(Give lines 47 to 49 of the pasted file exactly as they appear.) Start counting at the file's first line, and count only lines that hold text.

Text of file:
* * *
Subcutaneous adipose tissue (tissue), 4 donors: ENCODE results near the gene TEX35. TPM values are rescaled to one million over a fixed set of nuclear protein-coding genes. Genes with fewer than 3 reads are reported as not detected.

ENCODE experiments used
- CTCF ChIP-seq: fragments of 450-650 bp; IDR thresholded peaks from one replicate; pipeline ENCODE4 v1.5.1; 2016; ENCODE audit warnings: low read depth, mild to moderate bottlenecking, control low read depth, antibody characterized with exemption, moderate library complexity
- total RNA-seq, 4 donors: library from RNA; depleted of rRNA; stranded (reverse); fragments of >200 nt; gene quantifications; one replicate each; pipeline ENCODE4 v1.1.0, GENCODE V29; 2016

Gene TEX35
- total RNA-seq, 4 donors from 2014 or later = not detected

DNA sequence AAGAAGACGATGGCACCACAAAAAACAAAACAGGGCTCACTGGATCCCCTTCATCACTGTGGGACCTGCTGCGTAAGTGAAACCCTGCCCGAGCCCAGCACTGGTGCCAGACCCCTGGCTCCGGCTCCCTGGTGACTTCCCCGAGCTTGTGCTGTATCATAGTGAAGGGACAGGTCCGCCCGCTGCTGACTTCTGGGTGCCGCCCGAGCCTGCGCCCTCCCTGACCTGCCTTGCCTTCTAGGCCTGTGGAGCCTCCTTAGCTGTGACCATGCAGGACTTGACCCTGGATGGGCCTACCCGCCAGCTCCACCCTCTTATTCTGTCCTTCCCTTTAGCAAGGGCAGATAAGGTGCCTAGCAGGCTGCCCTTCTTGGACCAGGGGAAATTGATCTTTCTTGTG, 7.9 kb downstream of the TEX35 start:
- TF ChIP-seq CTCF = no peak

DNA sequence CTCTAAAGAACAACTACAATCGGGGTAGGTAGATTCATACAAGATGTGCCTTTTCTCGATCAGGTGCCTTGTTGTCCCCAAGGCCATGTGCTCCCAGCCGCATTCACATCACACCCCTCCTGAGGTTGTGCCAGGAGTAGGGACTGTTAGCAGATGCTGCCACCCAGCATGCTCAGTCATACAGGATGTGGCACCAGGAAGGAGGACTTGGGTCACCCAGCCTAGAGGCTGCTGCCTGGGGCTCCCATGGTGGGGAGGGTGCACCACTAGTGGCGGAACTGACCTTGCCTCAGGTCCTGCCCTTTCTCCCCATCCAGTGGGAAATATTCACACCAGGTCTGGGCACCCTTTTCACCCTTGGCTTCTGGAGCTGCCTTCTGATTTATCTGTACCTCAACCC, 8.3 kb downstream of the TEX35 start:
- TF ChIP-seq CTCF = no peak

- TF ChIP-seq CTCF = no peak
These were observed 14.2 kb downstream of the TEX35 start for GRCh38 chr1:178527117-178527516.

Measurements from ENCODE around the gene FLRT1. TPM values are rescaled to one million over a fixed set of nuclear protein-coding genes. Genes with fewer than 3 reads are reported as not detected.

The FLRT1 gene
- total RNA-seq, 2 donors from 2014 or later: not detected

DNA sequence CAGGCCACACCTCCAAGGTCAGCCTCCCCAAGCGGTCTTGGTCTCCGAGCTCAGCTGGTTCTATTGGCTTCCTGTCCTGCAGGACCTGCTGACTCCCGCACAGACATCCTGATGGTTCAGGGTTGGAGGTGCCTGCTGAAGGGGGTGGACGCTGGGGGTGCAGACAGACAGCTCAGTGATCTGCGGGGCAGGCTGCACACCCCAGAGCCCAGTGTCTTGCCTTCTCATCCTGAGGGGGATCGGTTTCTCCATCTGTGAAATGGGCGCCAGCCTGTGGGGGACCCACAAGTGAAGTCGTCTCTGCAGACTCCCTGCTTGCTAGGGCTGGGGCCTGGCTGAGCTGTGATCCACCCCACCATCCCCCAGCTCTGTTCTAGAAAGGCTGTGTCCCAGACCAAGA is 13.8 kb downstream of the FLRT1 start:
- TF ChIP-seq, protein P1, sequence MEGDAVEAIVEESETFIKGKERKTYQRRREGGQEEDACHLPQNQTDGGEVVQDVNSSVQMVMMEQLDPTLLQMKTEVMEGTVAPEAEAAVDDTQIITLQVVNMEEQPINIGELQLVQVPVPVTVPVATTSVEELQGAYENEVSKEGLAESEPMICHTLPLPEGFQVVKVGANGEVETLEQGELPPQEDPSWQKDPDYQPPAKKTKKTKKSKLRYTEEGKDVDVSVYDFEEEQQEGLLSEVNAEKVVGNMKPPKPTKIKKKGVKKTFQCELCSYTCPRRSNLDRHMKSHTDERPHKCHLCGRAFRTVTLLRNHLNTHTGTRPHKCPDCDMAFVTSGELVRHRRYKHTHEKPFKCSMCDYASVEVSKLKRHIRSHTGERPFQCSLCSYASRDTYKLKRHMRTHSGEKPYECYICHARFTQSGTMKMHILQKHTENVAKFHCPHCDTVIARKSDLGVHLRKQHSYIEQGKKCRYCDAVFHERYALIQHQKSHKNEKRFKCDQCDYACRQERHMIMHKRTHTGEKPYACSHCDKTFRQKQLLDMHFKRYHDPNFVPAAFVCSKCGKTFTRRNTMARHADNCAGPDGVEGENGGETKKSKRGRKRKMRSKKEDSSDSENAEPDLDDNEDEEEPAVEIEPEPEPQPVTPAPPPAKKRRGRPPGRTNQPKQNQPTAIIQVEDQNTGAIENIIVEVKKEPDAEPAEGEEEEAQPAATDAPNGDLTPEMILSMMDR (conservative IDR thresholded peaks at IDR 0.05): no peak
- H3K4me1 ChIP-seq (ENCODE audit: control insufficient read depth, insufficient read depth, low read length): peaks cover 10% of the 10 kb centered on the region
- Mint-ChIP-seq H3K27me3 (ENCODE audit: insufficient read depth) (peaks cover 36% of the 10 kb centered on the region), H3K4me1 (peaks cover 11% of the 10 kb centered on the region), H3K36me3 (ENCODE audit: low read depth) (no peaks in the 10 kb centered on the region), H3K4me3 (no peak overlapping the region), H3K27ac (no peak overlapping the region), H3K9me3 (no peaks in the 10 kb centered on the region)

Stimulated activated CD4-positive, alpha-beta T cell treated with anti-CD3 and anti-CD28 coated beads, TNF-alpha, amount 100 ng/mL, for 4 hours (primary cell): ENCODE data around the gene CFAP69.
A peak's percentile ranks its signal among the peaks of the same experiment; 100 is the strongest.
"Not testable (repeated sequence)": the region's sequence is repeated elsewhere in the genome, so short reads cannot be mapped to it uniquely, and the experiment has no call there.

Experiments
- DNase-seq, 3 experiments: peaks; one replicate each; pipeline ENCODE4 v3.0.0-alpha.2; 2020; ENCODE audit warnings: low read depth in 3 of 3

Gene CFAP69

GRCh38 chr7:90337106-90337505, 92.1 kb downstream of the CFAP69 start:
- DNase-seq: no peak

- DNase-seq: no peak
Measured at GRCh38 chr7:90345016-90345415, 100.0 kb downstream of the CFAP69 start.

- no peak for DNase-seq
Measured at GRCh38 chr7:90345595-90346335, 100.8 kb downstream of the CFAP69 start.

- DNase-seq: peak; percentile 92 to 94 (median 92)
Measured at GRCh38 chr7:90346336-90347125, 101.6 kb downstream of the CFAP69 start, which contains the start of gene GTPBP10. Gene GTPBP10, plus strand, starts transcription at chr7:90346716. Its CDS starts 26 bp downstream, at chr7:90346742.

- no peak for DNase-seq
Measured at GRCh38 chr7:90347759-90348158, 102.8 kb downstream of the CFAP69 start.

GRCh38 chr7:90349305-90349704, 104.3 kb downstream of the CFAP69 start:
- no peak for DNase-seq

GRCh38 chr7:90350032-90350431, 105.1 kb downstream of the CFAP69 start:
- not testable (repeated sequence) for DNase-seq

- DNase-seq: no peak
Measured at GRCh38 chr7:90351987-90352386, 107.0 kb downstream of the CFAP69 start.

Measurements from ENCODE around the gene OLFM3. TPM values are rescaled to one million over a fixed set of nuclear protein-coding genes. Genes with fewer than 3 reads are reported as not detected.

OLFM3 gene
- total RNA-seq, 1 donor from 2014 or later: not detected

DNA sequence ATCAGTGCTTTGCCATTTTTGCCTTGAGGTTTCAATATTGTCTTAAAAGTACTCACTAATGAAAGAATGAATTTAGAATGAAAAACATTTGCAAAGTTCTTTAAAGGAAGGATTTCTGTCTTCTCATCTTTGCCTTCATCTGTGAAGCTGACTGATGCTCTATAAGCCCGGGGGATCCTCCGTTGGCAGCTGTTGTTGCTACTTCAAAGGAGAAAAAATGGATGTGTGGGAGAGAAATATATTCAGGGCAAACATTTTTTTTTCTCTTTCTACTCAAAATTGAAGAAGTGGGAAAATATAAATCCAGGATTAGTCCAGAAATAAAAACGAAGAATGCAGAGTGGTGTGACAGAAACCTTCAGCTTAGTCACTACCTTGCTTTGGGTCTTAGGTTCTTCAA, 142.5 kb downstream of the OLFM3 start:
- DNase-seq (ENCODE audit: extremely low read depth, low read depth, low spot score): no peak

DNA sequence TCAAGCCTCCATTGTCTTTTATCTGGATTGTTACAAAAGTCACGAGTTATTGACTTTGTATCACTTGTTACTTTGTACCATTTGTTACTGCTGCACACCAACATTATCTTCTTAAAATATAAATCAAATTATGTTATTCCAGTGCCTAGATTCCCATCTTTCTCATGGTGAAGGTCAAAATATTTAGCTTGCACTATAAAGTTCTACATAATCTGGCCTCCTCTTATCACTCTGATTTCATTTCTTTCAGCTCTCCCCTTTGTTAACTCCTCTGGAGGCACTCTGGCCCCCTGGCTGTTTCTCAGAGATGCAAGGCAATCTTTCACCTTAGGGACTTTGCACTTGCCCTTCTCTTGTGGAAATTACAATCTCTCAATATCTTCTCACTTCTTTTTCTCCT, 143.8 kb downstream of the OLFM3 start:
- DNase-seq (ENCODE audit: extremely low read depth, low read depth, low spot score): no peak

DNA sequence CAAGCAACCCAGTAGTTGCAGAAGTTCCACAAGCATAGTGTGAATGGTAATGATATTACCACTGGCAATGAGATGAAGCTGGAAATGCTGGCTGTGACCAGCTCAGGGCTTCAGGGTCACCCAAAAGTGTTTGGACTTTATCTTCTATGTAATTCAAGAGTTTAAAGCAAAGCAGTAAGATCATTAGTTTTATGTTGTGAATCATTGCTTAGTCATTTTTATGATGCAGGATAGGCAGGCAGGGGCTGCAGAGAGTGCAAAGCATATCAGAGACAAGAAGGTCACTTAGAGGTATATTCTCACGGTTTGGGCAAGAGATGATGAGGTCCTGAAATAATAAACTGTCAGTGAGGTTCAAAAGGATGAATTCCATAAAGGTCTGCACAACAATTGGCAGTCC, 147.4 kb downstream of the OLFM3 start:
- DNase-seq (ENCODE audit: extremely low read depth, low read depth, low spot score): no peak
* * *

DNA sequence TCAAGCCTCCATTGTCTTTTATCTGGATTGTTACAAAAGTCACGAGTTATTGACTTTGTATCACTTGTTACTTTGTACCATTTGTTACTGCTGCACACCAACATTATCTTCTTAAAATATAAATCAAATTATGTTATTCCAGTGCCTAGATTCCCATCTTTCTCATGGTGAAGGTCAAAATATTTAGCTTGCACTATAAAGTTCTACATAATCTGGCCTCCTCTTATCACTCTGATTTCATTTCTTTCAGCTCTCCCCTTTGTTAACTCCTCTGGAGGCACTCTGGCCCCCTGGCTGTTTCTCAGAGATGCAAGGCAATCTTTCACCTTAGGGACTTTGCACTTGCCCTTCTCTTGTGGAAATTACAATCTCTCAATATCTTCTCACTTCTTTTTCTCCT, 143.8 kb downstream of the OLFM3 start:
- DNase-seq (ENCODE audit: extremely low read depth, low read depth, low spot score): no peak

DNA sequence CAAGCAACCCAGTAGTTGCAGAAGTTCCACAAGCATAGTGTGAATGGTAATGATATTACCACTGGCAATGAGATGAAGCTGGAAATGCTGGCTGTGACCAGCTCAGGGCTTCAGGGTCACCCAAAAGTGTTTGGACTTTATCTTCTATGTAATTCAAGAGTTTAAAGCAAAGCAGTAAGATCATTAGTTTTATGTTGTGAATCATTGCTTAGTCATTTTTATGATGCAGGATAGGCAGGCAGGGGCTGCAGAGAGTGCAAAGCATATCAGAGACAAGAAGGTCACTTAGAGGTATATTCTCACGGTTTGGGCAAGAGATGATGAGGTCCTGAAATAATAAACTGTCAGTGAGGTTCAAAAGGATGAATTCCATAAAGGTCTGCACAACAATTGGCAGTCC, 147.4 kb downstream of the OLFM3 start: